It is about to rain here. The sky is heavy with grey-blue clouds; you can feel the static electricity in the air and hear the thunder roll across the valley. The plants are craning up, opening to the sky in anticipation of long awaited moisture and the smell of damp Jasmine is blanketing the town.

The storm started rolling in last night. As Shelly, Joe and I stood on one of our friend’s rooftops, awaiting his ride to the Bangalore airport and subsequent flight back to the states, the clouds loomed on the horizon. To the west the sun set under a canopy of jet black clouds turning the sky into a pallet of pinks, oranges, magentas… heat lightening illuminated the clouds giving the approaching darkness an ethereal feel.

To the East the pale, yellow, full moon began to rise as it if and the sun were on the same fulcrum, it seemed that for one to rise the other must set. It was a truly magical night and I was almost jealous that PJ was getting such a spectacular send off knowing that my own impending departure would come before that days’ sunset and moonrise.
Mysore is like living in a magnified world. Our practice bonds us together. Meeting someone new takes on a heady weight because you already know how much the same you are and that you will have plenty of topics to converse about in the coming weeks. Introducing yourself to someone over breakfast implies the impending relationship, soon enough you will be Facebook friends and you will be regularly planning coconut stand rendezvous’. It’s a commitment.

I have been outgoing and social while I have been here, forging intense friendships with people I may only get to know for this month. Some of course I will see again, the yoga world is a small place and the yogic path is a well-worn trench from which none of us diverts easily. No doubt many will meet again at a retreat or in India, but for now, we live in the moment and revel in the long days. I have come to have deeper connections with some I have only know over the course of two or three days here than people I knew for years back in Colorado. The Mysore magnifying glass makes us open, honest and communicative.

You cannot come here and not be changed, expanded and intrigued. There is a man here who is interviewing yogis for his PHD thesis. When he came to interview me, deemed worthy of an interview because of my year through yoga travels, I asked him how he could possibly choose his subjects, everyone here has a story, everyone here is powerfully interesting.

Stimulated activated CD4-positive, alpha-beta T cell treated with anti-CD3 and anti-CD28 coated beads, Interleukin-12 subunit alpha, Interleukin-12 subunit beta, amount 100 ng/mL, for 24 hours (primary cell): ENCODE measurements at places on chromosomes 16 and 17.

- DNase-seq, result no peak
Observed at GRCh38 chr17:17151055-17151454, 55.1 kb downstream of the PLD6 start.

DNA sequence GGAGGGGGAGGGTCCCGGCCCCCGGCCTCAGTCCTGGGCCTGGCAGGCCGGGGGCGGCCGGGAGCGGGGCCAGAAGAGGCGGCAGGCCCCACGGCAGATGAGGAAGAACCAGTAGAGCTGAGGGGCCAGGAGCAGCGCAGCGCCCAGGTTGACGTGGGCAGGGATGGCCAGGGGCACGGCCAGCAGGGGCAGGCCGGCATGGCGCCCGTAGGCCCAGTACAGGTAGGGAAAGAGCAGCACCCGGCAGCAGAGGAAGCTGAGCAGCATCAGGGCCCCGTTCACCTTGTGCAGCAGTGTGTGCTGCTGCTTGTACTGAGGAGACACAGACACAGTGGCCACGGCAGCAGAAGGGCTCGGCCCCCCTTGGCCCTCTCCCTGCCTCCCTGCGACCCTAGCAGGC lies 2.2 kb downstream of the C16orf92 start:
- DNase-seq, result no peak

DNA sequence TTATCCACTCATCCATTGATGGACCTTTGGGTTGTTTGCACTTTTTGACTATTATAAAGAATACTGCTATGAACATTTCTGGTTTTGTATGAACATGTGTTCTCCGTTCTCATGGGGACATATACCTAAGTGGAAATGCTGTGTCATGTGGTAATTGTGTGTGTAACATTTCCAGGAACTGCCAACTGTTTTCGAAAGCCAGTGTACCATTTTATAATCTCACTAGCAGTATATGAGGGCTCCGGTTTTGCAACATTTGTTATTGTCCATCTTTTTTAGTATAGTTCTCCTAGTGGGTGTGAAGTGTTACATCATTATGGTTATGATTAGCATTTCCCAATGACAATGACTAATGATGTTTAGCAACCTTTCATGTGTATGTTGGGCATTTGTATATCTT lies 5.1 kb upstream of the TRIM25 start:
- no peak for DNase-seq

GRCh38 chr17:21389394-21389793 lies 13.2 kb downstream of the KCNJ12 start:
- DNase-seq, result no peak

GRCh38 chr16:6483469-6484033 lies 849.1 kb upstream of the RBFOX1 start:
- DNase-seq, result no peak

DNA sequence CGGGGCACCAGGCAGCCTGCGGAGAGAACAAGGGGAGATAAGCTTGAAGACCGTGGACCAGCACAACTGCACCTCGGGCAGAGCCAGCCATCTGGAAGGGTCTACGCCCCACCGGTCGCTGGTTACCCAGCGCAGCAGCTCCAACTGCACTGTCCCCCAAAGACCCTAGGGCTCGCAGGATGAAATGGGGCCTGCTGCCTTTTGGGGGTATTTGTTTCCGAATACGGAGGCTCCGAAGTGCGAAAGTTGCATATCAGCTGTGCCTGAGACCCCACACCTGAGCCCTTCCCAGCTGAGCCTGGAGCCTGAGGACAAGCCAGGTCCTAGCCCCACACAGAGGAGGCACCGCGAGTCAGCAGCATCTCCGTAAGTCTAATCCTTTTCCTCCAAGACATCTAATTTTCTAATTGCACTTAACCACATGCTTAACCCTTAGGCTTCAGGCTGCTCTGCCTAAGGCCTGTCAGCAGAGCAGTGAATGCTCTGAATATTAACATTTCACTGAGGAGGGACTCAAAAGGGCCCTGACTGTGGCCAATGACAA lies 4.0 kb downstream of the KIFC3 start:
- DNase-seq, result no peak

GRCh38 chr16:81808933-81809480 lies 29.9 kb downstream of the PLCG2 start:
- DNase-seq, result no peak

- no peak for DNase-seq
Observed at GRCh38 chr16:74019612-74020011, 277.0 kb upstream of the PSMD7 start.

They say that yoga can give you super powers, and while I haven’t seen anyone levitate in the shala yet, I believe all these Ashtangis are living on an other-worldly level in a lot of ways. They are some of the most interesting people I have ever met. It’s like they have super lives and super personalities, if not obvious x-ray vision.
Patanjali said that through Samyama (meditation, turning the senses inward and Samadhi) one can obtain the power of an elephant by focusing on that creature. Samyama can make you light as a feather, or heavy as a boulder, it can make you giant like a tree or small enough to fit through a keyhole. The yogis here seem to be practicing Samyama on relationships. Samyama can make you lifelong friends in a week or it can help you obtain all the teachings you need from a person over the course of a single breakfast.

It is a belief among many Buddhists that you continue to meet the same people over and over again in all your reincarnations – an idea I can believe in since so many people here, that I am seemingly meeting for the first time, are so intensely familiar to me. If that is the case, then I think all of us Ashtangis must have had our own village once upon a lifetime. Pattabhi Jois would have been the mayor, my friend Shelly was for sure the social director, PJ would have been the sheriff, Thomas was the town sage, and thrown in the mix were a few tramps and gypsies. I was probably a gypsies or maybe I was the scribe, I can’t be certain.

Through lifetimes and eons our Ashtangi village has spread around the globe, but nonetheless we still know each other when we meet. I feel like I’ve known you all before and seeing you again feels like home.
As the rain starts to fall, the smells become even more intense. India smells a lot better than you might imagine. The dampness brings relieving cool to the scorched dirt streets and fields. The Technicolor pallet is slowly enveloped in the cloudy night sky and the full moon disappears from view. This dark and stormy night I will sleep like I did growing up in Ohio on rainy nights. The lullaby of raindrops, the safety of friends, the comfort of practice, all conspiring to lull me off to a deep relaxing slumber. If I’m lucky … I’ll dream about the last time we were all together.


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